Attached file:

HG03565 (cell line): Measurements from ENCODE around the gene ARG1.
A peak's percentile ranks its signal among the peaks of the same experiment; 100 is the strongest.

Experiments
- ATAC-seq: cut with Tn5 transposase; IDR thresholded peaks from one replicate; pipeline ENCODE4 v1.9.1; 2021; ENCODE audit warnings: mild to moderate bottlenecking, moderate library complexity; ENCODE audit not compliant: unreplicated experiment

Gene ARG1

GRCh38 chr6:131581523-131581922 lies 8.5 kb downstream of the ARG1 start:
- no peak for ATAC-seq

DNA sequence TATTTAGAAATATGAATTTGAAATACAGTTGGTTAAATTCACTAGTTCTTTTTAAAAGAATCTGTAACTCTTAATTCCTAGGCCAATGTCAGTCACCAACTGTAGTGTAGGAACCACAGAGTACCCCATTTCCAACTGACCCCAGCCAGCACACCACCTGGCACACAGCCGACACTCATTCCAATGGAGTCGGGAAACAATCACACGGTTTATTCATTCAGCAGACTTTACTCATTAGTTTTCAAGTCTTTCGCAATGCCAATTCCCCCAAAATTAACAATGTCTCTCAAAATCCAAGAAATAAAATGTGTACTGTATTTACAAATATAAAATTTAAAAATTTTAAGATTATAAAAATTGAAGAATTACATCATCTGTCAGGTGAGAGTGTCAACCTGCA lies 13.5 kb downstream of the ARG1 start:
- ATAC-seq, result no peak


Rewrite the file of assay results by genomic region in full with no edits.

HG03565 (cell line): Measurements from ENCODE around the gene ARG1.
A peak's percentile ranks its signal among the peaks of the same experiment; 100 is the strongest.

Experiments
- ATAC-seq: cut with Tn5 transposase; IDR thresholded peaks from one replicate; pipeline ENCODE4 v1.9.1; 2021; ENCODE audit warnings: mild to moderate bottlenecking, moderate library complexity; ENCODE audit not compliant: unreplicated experiment

Gene ARG1

GRCh38 chr6:131581523-131581922 lies 8.5 kb downstream of the ARG1 start:
- no peak for ATAC-seq

DNA sequence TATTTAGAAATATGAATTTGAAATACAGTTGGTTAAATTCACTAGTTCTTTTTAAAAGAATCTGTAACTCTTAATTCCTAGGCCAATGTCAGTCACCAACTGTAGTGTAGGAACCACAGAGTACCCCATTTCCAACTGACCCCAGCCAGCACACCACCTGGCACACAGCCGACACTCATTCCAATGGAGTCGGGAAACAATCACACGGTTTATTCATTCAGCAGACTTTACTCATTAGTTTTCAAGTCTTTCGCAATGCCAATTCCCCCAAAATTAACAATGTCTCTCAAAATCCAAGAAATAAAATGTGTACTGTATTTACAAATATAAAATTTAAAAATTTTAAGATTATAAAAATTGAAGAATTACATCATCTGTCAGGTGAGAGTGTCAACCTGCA lies 13.5 kb downstream of the ARG1 start:
- ATAC-seq, result no peak